Do you and your top execs speak the same language?

We don’t mean English (nor Dutch nor Esperanto), but rather, do your objectives—and the way you express them—align? A common vocabulary can bolster your career.

Would you like top-tier executives to perceive you as having strong business acumen? Do you want to be viewed as influential, credible and relevant to business?

Of course; who wouldn’t? Yet only one in five marketers is perceived that way.

What’s special about them is the language they use.

You can spot them right away. They talk about marketing’s impact on market share, category growth, product adoption, pipeline contribution and customer value.

Other marketers talk about programs that result in brand awareness, website/event traffic, opens, “likes” and shares. Those metrics are important, but they don’t convey marketing’s impact on the business.

The 2015 Marketing Performance Management Study—as well as studies from Fournaise and Eloqua—have found that 80 percent of marketers use the word “brand” in their marketing vocabulary. Only half (51 percent) of marketing departments have any form of revenue targets, even though revenue growth is cited as the most important metric for CEOs, that study found.

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When your communication with executives keys on brand-related metrics, you risk being perceived as a brand marketer rather than a business marketer.

So which are you?

If the following phrases echo those you hear from your leadership team, it’s likely your CEO perceives you as a brand marketer:

  • “Our marketing team focuses too much on the creative and doesn’t think enough like businesspeople.”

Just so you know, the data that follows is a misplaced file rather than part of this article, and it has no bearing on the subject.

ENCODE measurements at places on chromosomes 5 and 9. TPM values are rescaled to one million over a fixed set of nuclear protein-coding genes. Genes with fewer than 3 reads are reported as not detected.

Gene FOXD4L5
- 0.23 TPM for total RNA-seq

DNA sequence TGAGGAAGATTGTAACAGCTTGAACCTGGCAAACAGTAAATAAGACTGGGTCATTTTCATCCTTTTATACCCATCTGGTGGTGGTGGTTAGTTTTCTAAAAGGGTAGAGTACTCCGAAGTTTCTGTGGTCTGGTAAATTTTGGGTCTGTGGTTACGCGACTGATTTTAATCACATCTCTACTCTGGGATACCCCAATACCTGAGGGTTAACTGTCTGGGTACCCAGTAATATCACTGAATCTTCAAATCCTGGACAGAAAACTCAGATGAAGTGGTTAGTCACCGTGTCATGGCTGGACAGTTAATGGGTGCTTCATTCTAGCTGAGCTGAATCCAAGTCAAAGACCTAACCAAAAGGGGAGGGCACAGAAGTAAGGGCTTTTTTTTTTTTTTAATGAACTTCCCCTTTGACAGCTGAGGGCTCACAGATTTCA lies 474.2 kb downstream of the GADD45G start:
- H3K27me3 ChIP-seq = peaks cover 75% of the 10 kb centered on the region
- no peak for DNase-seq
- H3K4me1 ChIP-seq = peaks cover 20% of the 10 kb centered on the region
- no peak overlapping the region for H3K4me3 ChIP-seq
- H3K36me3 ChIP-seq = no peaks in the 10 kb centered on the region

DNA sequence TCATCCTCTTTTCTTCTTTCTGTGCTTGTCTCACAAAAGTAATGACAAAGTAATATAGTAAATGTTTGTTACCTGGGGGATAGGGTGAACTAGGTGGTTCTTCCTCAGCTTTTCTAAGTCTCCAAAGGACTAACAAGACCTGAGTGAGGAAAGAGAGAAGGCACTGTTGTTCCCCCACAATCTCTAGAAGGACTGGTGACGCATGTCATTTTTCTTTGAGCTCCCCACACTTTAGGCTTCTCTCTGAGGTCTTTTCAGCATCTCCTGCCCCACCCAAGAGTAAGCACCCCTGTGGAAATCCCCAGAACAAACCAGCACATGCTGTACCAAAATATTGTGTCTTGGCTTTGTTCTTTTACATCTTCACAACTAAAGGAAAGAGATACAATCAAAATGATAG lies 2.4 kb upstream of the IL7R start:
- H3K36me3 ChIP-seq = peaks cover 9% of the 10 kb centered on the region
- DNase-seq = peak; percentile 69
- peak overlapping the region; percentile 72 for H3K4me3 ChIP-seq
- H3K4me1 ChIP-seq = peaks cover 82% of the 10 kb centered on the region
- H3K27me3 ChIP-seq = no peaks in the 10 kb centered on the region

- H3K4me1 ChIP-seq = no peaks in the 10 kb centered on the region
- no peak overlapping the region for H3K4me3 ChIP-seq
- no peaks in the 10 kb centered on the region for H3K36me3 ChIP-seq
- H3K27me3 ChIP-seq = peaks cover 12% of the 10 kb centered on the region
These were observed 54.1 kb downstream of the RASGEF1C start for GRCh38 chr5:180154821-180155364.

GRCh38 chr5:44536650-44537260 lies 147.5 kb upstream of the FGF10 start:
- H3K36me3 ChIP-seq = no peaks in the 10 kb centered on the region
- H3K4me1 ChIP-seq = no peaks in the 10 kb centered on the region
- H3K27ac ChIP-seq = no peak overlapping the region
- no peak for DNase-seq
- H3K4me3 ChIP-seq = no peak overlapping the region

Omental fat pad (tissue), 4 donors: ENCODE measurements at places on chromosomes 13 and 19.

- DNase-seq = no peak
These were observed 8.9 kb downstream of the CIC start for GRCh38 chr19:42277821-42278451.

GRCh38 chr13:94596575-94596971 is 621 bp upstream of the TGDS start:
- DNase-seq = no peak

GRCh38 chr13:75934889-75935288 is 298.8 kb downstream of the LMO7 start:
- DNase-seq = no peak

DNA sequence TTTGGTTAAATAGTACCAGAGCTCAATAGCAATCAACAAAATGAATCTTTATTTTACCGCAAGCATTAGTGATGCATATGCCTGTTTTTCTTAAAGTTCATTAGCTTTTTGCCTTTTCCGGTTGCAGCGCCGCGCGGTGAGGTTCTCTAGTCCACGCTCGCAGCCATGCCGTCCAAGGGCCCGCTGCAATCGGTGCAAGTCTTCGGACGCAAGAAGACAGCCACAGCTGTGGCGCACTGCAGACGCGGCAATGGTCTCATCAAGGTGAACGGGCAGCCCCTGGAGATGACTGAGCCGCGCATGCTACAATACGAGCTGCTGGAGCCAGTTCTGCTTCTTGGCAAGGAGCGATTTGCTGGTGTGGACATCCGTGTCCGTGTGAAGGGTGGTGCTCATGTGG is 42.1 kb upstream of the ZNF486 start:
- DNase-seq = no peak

• “We’re bombarded by data and reports from marketing, but we can’t relate any of it to the company financials or measures of success.”
  • “Marketing is always asking for more money, but it can never explain how much incremental business the money will generate.”
  • “Marketing is always talking about brand, brand value and brand equity, but they never link marketing activities back to revenue, customer acquisition, market share, sales, etc.”
  • “Marketing talks about the latest marketing trends and how important it is to harness them, but they can’t demonstrate how those trends will help generate more business for the company.”
  • “When we ask marketing to be more accountable and increase ROI, they mainly understand it as reducing costs in some way rather than being more effective.”

Do any of those phrases sound familiar? If not, feel free to stop reading now. If they do, it’s time to transform your “marketing language” into a “business language.”

Here are five ways to change your communication so that top executives see you as a relevant, credible and influential member of the business team:

  1. Shift from brand to customer. Change the conversation from being about brand to being about customers. Engage leaders in discussions about acquiring and retaining customers and increasing customer value.
  2. Understand their expectations. Collaborate with the leadership and sales teams to understand the number of new, retained and customer growth targets and the product/service focus.
  3. Create a visual roadmap. Exchange your extensive PowerPoint slide deck for a visual roadmap that shows the direct link between marketing activities and business outcomes.
  4. Measure what matters. Focus on measuring how marketing affects business priorities.
  5. Develop an actionable dashboard. Use your data and metrics to create a marketing dashboard that enables the organization to make better and faster decisions.

Understanding “business language” and communicating effectively with your organization’s leadership team can greatly improve the perception they have of you.

With 2016 planning season right around the corner, now is the time to upgrade your marketing accountability and improve your ROI.

Doing so may require something small, such as modifying your language, or bigger steps that entail learning how to improve your alignment, address accountability, and harness data, analytics, processes and systems.

If need be, seek outside help to realize the next milestone on your journey to becoming a marketer of excellence.

Laura Patterson is president and founder of VisionEdge Marketing. A version of this article originally appeared on Marketing Profs.

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